My Lords, there were a number of questions there. In essence, I think the noble Baroness is asking whether the Government are really committed to net zero. As I said in the original Answer, the answer is yes. More importantly, we have the track record to prove it. The UK has overachieved on all our carbon budgets to date; we have reduced emissions faster than any other major economy; we are home to the first, the second, the third and the fourth-largest offshore wind farms in the world; and renewable power reached a record share of 48% of total generation in the first quarter of 2023. All those matters have been achieved under a Conservative Government. It is our record and we are proud of it.

My Lords, the Climate Change Committee and Chris Skidmore, who was the Government’s own adviser, say that the Government cannot at this moment reach net zero, even before they cut back. Last week, the Government failed the offshore wind industry. This week, it appears that they are making car manufacturers unable to do their jobs. How are this Government going to restore the confidence of investors, businesspeople and the general public that they will stick to their word?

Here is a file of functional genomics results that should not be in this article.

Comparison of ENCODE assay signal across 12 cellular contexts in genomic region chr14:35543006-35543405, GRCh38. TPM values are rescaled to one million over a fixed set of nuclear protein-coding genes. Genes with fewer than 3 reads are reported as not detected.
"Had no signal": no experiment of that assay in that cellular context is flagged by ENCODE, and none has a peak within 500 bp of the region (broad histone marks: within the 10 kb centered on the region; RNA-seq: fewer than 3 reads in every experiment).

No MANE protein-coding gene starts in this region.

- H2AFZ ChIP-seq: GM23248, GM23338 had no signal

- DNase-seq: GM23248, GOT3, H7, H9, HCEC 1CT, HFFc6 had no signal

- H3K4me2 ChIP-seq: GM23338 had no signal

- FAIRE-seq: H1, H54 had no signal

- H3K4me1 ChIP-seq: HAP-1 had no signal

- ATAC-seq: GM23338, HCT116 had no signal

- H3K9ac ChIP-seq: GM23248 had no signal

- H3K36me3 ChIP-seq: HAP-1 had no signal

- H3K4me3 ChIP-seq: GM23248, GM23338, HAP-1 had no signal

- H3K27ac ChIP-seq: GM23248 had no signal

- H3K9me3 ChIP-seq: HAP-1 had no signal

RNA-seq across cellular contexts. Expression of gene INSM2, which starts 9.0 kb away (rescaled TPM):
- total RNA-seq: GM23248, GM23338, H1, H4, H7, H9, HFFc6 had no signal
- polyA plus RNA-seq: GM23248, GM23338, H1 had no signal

Yet again, the noble Lord is wrong in his statements. As he well knows, we have the largest offshore wind industry in Europe and the second largest in the world. Other European countries are racing to catch up with our record. We have over- achieved in meeting our carbon budgets, and I remind the House that these are legally binding commitments. We are on track to overachieve on carbon budgets 4 and 5. We are also on track to achieve carbon budget 6, which does not start until 2033, so I am afraid the noble Lord’s statements are wrong.

My Lords, it is worth emphasising the comments from Ford UK in its response to today’s news:

“Our business needs three things from the UK government: ambition, commitment and consistency. A relaxation of 2030 would undermine all three”.

These are not isolated comments; many businesses have made more. Why are the Government content to hurt working people by selling out British business and the long-term future of our economy in this way?

The noble Baroness makes a number of statements before she has even heard what the Prime Minister has to say later; perhaps she might want to read what the Prime Minister actually announces and revise her statements in light of that.